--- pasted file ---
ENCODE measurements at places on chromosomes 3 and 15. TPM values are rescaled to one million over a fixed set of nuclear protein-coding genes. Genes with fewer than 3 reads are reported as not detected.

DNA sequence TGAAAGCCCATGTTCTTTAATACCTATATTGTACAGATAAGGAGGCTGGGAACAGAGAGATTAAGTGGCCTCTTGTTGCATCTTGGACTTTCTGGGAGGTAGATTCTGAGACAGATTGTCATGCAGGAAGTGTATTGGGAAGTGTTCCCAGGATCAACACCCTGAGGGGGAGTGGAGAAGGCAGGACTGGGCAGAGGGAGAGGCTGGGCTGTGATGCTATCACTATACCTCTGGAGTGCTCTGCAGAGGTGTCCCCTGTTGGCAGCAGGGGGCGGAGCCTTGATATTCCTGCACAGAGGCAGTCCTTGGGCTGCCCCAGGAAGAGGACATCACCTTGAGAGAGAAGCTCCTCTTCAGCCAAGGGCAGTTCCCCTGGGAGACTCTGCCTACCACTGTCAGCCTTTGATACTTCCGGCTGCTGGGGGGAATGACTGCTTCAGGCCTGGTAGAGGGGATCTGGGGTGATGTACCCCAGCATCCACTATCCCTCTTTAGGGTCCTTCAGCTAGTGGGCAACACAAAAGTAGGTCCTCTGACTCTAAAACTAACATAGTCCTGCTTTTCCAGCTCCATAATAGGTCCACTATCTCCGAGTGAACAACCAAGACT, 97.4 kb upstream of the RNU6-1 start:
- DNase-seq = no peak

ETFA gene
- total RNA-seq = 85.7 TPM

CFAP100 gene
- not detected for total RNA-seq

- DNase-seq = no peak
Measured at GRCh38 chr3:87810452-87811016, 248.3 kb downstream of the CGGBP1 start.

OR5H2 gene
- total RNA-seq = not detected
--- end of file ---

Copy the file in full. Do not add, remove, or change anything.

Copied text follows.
ENCODE measurements at places on chromosomes 3 and 15. TPM values are rescaled to one million over a fixed set of nuclear protein-coding genes. Genes with fewer than 3 reads are reported as not detected.

DNA sequence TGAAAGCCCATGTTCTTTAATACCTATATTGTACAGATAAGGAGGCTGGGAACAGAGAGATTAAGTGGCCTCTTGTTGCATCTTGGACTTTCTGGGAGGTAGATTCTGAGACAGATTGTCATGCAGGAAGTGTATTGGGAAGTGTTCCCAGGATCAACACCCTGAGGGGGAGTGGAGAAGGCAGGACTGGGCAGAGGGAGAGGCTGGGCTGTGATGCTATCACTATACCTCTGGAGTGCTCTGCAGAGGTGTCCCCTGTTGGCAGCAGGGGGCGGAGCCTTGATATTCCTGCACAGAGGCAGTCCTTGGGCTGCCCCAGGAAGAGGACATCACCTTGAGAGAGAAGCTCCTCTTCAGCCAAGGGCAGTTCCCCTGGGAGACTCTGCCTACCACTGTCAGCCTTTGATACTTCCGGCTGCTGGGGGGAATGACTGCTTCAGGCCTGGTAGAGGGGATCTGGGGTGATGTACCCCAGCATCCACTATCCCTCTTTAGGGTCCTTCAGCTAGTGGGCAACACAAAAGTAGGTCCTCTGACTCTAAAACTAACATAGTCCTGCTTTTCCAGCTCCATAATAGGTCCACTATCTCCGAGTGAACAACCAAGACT, 97.4 kb upstream of the RNU6-1 start:
- DNase-seq = no peak

ETFA gene
- total RNA-seq = 85.7 TPM

CFAP100 gene
- not detected for total RNA-seq

- DNase-seq = no peak
Measured at GRCh38 chr3:87810452-87811016, 248.3 kb downstream of the CGGBP1 start.

OR5H2 gene
- total RNA-seq = not detected